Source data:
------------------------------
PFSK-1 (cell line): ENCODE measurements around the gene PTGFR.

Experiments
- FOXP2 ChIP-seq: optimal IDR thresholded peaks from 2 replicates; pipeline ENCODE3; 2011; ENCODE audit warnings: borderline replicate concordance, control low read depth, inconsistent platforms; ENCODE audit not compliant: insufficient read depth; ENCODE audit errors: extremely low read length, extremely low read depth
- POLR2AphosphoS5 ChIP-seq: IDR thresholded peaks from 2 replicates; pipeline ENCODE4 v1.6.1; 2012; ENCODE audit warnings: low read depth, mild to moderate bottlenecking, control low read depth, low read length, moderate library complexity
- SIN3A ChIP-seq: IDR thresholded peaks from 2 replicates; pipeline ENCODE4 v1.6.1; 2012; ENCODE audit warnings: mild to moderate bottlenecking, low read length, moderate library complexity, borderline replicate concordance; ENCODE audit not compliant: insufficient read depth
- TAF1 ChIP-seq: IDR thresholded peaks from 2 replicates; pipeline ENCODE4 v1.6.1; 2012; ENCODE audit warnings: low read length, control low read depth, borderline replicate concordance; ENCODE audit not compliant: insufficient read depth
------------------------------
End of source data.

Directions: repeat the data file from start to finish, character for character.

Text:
PFSK-1 (cell line): ENCODE measurements around the gene PTGFR.

Experiments
- FOXP2 ChIP-seq: optimal IDR thresholded peaks from 2 replicates; pipeline ENCODE3; 2011; ENCODE audit warnings: borderline replicate concordance, control low read depth, inconsistent platforms; ENCODE audit not compliant: insufficient read depth; ENCODE audit errors: extremely low read length, extremely low read depth
- POLR2AphosphoS5 ChIP-seq: IDR thresholded peaks from 2 replicates; pipeline ENCODE4 v1.6.1; 2012; ENCODE audit warnings: low read depth, mild to moderate bottlenecking, control low read depth, low read length, moderate library complexity
- SIN3A ChIP-seq: IDR thresholded peaks from 2 replicates; pipeline ENCODE4 v1.6.1; 2012; ENCODE audit warnings: mild to moderate bottlenecking, low read length, moderate library complexity, borderline replicate concordance; ENCODE audit not compliant: insufficient read depth
- TAF1 ChIP-seq: IDR thresholded peaks from 2 replicates; pipeline ENCODE4 v1.6.1; 2012; ENCODE audit warnings: low read length, control low read depth, borderline replicate concordance; ENCODE audit not compliant: insufficient read depth